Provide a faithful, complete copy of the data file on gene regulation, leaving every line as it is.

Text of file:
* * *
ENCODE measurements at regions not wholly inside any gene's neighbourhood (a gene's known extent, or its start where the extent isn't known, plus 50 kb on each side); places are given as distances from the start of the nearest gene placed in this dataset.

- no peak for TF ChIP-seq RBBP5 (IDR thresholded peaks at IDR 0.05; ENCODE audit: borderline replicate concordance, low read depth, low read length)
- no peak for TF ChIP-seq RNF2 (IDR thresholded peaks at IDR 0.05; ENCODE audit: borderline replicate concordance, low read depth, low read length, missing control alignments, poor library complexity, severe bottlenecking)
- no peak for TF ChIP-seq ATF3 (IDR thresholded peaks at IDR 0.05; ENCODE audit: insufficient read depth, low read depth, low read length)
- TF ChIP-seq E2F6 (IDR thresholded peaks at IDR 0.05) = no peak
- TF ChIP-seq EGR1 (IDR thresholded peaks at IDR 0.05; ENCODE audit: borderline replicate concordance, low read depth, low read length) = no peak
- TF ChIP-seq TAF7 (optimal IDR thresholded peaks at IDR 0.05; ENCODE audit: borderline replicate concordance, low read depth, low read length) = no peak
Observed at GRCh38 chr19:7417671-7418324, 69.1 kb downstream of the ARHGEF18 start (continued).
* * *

ENCODE measurements at regions not wholly inside any gene's neighbourhood (a gene's known extent, or its start where the extent isn't known, plus 50 kb on each side); places are given as distances from the start of the nearest gene placed in this dataset.

- no peak for TF ChIP-seq RBBP5 (IDR thresholded peaks at IDR 0.05; ENCODE audit: borderline replicate concordance, low read depth, low read length)
- no peak for TF ChIP-seq RNF2 (IDR thresholded peaks at IDR 0.05; ENCODE audit: borderline replicate concordance, low read depth, low read length, missing control alignments, poor library complexity, severe bottlenecking)
- no peak for TF ChIP-seq ATF3 (IDR thresholded peaks at IDR 0.05; ENCODE audit: insufficient read depth, low read depth, low read length)
- TF ChIP-seq E2F6 (IDR thresholded peaks at IDR 0.05) = no peak
- TF ChIP-seq EGR1 (IDR thresholded peaks at IDR 0.05; ENCODE audit: borderline replicate concordance, low read depth, low read length) = no peak
- TF ChIP-seq TAF7 (optimal IDR thresholded peaks at IDR 0.05; ENCODE audit: borderline replicate concordance, low read depth, low read length) = no peak
Observed at GRCh38 chr19:7417671-7418324, 69.1 kb downstream of the ARHGEF18 start (continued).